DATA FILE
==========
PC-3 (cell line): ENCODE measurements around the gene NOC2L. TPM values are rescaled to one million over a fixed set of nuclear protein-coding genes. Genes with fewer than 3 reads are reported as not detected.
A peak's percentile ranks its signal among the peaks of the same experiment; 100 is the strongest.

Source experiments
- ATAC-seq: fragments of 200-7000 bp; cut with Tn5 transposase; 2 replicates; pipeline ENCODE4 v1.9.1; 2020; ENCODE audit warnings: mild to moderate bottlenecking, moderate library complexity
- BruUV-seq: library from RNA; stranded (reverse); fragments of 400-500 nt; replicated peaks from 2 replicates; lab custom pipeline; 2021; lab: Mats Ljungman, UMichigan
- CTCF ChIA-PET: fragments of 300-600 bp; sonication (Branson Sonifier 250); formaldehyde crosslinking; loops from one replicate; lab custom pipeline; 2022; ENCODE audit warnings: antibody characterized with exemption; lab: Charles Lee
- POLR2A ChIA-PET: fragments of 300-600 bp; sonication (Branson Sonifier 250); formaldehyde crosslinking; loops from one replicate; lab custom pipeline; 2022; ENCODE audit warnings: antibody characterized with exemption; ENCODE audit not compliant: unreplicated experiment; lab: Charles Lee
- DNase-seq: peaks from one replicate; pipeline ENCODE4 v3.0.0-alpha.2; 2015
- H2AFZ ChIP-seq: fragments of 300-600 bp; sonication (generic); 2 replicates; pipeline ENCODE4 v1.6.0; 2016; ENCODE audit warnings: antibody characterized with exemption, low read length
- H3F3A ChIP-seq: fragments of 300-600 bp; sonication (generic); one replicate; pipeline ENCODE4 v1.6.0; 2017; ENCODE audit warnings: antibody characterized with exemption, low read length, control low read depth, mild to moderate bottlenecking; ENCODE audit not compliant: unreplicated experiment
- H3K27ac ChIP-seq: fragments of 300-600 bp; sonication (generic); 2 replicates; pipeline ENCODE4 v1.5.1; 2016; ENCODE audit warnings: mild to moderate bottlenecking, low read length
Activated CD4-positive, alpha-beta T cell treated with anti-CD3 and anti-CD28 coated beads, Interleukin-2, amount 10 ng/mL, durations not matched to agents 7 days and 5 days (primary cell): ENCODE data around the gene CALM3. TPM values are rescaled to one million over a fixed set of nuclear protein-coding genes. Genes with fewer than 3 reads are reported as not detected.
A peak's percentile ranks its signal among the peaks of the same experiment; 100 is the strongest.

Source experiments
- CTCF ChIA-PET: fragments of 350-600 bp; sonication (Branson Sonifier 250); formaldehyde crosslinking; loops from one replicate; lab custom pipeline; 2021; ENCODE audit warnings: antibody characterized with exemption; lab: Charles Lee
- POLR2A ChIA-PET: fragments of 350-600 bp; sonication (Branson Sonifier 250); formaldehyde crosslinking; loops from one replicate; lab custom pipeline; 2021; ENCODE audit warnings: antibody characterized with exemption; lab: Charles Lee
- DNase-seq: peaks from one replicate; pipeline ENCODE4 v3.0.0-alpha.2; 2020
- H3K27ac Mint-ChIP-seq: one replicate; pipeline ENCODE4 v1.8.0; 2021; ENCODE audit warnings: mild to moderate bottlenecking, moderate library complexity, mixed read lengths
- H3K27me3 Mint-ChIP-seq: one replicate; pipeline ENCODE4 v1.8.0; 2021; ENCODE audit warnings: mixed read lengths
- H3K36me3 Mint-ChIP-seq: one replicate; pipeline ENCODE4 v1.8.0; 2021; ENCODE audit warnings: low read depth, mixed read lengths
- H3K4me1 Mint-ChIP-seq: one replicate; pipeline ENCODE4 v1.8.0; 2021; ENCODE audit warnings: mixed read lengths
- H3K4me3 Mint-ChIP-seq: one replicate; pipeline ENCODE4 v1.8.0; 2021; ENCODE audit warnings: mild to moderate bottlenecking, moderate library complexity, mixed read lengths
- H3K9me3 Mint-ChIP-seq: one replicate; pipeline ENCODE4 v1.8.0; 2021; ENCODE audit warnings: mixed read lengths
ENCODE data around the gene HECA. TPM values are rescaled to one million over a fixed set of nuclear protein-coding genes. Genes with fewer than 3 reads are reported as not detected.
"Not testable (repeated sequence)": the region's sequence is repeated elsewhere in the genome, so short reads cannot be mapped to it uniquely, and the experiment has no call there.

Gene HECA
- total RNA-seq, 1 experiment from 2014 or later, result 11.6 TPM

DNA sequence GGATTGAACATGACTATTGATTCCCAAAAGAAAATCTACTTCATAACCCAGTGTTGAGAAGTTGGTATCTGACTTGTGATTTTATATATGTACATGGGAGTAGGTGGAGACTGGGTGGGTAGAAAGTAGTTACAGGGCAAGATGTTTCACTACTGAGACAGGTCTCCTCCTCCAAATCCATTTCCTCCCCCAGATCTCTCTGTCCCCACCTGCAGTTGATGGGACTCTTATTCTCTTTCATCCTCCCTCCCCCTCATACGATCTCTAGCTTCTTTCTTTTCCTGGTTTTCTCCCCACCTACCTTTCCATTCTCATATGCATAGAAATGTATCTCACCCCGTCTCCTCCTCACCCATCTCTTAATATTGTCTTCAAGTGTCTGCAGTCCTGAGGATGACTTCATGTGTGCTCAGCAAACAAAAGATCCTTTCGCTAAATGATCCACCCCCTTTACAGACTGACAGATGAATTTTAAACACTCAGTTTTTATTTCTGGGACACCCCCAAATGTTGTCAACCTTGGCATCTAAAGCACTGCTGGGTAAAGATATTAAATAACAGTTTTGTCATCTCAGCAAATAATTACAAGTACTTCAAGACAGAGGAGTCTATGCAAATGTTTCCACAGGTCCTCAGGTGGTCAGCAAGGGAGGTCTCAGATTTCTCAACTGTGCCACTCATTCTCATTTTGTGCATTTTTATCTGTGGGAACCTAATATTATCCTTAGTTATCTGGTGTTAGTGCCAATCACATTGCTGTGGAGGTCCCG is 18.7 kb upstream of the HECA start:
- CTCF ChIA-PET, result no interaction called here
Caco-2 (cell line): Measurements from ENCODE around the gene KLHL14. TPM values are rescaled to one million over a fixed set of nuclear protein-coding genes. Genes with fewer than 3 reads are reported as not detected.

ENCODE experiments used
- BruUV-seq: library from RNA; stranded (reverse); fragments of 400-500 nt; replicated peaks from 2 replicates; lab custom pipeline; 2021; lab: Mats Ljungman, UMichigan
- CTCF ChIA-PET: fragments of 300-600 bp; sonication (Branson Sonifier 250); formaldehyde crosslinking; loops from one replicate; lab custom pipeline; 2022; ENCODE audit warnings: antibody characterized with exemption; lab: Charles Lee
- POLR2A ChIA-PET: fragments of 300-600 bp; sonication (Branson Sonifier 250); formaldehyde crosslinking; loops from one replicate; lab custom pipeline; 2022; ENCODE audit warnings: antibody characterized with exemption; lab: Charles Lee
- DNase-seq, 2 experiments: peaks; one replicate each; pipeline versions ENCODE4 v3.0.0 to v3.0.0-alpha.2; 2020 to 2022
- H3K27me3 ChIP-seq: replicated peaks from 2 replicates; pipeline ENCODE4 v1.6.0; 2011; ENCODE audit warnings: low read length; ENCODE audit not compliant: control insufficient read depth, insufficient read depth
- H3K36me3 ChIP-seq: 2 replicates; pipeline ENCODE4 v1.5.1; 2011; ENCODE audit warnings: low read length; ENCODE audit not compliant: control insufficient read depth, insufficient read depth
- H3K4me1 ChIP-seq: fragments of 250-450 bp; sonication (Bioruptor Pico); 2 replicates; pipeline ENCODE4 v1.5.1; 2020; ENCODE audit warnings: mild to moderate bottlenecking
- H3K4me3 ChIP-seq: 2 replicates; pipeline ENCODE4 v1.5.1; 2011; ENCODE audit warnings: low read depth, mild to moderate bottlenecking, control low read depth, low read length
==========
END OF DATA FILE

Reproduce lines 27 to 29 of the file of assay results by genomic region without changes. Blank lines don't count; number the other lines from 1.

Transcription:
- total RNA-seq, 1 experiment from 2014 or later, result 11.6 TPM

DNA sequence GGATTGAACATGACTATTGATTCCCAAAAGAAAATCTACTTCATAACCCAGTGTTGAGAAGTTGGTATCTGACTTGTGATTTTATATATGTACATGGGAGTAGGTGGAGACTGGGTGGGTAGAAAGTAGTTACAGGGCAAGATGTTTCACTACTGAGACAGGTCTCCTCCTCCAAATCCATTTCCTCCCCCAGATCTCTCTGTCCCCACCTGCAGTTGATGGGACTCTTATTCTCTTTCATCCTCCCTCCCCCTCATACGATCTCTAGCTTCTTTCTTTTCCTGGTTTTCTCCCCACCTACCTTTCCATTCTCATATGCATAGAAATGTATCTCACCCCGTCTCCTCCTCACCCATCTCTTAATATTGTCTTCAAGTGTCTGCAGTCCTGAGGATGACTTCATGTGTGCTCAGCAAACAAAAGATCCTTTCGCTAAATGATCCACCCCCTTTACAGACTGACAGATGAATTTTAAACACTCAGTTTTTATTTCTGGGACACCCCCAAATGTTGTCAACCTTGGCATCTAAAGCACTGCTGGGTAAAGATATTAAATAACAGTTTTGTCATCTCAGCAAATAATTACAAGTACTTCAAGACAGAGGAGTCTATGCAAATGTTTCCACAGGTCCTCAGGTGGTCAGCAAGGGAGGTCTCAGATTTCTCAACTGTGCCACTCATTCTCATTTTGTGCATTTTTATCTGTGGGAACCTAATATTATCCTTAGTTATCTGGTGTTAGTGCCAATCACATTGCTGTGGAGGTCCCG is 18.7 kb upstream of the HECA start:
- CTCF ChIA-PET, result no interaction called here